In the settlement of the great question between the sinner and God, there was to be no bargaining, and no price of any kind. The basis of settlement was laid at the cross; and the mighty transaction on that cross did all that was needed as a price. “It is finished!” is God’s message to men in their inquiry, “What shall we do to be saved?”

This completed transaction supersedes all man’s efforts to justify himself, or to assist God in justifying him. We see Christ crucified, and reconciling sinners unto Himself, not imputing unto men their trespasses; and this non-imputation is the result solely of what was done upon the cross, where the transference of the sinner’s guilt to the Divine substitute was once and forever accomplished.

It is of that transaction, that the gospel brings us the “good news,” and whoever believes it becomes partaker of all the benefits which that transaction secured.

“But am I not to be indebted to the Holy Spirit’s work in my soul?”

“Undoubtedly; for what hope can there be for you without the Almighty Spirit, who quickens the dead sinner?”

“If so, then ought I not to wait for His impulses, and having got them, may I not present the feelings which He has wrought in me–as reasons why I should be justified?”

“No, in no way. You are not justified by the Spirit’s work–but by Christ’s alone; nor are the motions of the Spirit in you the grounds of your confidence, or the reasons for your expecting pardon from the Judge of all. The Spirit works in you, not to prepare you for being justified, or to make you fit for the favor of God–but to bring you to the cross, just as you are. For the cross is the only place where God deals in mercy with the transgressor.”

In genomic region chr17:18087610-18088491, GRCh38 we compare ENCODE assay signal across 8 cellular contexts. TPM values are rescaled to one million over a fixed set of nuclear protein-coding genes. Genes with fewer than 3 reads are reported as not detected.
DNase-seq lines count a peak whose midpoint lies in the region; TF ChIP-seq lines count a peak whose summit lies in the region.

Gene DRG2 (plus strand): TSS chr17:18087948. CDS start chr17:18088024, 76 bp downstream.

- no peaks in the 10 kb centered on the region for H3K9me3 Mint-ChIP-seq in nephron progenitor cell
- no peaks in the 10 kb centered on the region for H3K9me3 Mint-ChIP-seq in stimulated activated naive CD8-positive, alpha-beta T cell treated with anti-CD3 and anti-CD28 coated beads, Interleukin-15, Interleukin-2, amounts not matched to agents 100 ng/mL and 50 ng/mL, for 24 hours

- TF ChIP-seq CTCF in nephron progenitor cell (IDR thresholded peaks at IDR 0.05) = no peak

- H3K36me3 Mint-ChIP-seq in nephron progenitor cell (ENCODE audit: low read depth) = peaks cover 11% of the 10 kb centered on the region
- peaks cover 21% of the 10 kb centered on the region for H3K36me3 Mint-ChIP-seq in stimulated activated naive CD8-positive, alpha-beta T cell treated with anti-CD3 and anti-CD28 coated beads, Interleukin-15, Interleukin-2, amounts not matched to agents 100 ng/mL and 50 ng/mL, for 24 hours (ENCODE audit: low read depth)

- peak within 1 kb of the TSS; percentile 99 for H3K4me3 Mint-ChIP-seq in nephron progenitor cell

It is at the cross that we meet God in peace and receive His favor. There we find not only the blood that washes, but the righteousness which clothes and beautifies, so that henceforth we are treated by God as if the righteousness of His own Son were actually ours.

This is what the apostle calls “imputed” righteousness (Romans 4:6,8,11,22,24), or righteousness so reckoned to us by God, as that we are entitled to all the blessings which that righteousness can obtain for us. Righteousness got up by ourselves, or put into us by another, we call infused, or imparted, or inherent righteousness; but righteousness belonging to another reckoned to us by God as if it were our own, we call imputed righteousness. It is of this that the apostle speaks when he says, “Put on the Lord Jesus Christ” (Romans 13:14; Galatians 3:27). Thus Christ represents us: and God deals with us as represented by Him. Righteousness within will follow necessarily and inseparably; but we are not to wait in order to get it before going to God for the righteousness of His only begotten Son.

Imputed righteousness must come first. You cannot have the righteousness within–until you have the righteousness without; and to make your own righteousness the price which you give to God for that of His Son–is to dishonor Christ, and to deny His cross. The Spirit’s work is not to make us holy, in order that we may be pardoned; but to show us the cross, where the pardon is to be found by the unholy; so that having found the pardon there, we may begin the life of holiness to which we are called.